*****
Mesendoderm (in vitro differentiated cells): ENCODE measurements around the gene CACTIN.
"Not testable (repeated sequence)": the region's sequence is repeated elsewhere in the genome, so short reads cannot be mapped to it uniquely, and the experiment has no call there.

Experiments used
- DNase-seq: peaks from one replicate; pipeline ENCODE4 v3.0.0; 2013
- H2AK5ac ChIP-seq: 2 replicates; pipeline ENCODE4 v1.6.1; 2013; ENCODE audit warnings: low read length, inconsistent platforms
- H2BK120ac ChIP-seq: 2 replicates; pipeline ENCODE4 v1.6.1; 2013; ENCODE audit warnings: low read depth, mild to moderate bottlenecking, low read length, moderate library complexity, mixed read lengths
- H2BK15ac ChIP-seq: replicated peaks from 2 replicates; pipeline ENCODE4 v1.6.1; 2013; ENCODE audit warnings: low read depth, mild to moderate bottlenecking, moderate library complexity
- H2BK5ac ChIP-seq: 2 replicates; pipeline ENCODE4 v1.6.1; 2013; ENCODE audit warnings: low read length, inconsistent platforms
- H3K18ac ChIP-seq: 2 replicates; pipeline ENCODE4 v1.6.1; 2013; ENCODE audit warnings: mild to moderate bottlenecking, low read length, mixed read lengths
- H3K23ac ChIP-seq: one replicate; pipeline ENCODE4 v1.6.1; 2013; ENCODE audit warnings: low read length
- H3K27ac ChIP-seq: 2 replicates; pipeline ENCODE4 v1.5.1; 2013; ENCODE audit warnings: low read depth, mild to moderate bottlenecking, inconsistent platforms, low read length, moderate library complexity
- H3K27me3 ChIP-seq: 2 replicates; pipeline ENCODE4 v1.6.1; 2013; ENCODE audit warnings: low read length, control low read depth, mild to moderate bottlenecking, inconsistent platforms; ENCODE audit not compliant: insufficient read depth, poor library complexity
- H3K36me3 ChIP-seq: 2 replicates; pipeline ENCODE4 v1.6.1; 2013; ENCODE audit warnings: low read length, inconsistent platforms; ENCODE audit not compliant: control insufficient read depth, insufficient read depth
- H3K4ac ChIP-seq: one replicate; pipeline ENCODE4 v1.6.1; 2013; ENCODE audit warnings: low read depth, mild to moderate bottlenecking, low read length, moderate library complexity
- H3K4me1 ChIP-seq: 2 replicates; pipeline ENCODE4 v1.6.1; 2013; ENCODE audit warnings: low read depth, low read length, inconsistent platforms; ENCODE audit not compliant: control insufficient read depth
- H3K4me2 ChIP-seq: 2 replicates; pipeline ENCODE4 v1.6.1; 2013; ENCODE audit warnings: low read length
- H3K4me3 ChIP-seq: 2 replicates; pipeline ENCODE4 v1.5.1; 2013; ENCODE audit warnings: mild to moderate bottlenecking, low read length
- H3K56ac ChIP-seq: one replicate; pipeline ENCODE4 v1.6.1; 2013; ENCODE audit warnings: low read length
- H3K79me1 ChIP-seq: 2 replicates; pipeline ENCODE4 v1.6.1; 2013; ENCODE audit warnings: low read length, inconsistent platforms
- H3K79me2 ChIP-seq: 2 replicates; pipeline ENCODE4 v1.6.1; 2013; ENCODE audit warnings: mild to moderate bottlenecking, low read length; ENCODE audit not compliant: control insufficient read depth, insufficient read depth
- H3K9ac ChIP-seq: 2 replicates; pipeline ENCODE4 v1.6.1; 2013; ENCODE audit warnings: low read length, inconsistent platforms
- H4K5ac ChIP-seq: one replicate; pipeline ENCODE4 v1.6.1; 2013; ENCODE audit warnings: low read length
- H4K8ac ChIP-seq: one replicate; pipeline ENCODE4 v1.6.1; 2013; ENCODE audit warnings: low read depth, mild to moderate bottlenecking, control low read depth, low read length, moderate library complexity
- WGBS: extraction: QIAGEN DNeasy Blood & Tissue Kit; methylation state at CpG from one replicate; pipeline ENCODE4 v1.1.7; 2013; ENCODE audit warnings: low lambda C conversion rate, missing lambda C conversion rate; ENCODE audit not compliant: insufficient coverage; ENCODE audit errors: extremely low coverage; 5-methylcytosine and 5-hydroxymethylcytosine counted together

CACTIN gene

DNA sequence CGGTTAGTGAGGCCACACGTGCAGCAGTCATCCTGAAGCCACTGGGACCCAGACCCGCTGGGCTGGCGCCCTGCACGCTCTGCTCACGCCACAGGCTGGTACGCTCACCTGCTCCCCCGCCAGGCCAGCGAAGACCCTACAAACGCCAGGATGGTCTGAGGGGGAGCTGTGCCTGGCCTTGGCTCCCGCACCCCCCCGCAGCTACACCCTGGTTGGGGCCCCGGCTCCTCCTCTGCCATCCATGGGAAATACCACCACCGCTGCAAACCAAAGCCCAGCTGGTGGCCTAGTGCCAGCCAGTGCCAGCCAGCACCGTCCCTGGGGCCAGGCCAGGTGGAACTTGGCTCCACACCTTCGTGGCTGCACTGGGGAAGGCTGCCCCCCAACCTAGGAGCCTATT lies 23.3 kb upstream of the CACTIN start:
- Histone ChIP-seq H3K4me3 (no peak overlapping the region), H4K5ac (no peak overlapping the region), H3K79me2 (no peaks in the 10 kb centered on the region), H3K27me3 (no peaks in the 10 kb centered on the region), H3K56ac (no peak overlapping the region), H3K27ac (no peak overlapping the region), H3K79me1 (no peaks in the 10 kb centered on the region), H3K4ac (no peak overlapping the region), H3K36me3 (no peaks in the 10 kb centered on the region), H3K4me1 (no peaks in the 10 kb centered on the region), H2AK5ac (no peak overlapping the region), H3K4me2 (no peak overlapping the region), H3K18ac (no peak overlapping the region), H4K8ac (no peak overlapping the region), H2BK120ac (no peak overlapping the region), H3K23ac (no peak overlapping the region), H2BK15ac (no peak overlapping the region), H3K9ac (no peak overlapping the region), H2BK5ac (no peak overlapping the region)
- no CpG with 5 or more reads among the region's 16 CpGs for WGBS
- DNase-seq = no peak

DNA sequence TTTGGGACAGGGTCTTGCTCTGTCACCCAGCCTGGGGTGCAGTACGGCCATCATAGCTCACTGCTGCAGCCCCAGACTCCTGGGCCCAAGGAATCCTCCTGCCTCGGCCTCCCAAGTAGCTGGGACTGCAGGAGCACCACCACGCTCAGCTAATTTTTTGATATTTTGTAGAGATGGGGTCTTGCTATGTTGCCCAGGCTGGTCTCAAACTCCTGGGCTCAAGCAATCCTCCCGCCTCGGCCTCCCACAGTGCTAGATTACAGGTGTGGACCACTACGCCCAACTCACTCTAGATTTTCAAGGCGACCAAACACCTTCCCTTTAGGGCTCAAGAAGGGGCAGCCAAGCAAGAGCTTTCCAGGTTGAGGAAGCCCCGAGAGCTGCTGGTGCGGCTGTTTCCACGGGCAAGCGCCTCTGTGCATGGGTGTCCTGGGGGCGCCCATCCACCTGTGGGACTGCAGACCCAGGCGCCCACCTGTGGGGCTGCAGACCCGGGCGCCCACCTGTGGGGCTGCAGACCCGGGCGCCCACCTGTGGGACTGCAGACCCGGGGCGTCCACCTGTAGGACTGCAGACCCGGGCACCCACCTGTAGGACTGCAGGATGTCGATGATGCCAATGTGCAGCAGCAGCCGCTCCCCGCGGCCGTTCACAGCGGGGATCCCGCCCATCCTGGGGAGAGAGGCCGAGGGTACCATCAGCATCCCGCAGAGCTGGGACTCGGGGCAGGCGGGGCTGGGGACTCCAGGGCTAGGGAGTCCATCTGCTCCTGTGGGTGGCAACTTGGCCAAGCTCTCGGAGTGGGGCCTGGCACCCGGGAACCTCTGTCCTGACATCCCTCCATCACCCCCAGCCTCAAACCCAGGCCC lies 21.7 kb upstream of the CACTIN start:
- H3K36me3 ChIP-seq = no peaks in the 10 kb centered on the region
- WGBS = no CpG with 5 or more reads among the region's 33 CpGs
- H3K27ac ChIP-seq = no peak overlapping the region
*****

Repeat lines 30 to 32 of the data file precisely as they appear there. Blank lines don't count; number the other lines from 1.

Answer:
DNA sequence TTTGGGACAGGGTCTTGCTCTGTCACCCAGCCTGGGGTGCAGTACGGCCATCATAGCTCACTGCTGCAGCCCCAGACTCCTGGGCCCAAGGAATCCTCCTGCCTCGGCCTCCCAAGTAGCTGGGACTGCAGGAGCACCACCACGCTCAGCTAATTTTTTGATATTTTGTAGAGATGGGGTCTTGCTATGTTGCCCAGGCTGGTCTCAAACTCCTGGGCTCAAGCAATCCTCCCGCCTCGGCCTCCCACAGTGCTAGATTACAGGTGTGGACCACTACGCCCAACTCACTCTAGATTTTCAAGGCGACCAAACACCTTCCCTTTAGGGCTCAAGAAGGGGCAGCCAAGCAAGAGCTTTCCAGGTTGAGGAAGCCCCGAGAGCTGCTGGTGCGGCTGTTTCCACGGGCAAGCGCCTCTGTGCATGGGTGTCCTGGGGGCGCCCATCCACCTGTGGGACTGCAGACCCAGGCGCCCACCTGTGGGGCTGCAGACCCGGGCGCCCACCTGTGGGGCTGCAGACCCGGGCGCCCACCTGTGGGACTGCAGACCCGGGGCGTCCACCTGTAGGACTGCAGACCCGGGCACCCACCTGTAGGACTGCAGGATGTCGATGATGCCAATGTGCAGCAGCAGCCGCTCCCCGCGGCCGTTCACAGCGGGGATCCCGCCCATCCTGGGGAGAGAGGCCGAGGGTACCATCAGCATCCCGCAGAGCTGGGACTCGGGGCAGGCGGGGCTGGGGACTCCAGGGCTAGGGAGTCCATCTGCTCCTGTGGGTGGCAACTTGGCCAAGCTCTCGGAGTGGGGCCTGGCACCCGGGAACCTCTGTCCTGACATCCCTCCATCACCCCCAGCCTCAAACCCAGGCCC lies 21.7 kb upstream of the CACTIN start:
- H3K36me3 ChIP-seq = no peaks in the 10 kb centered on the region
- WGBS = no CpG with 5 or more reads among the region's 33 CpGs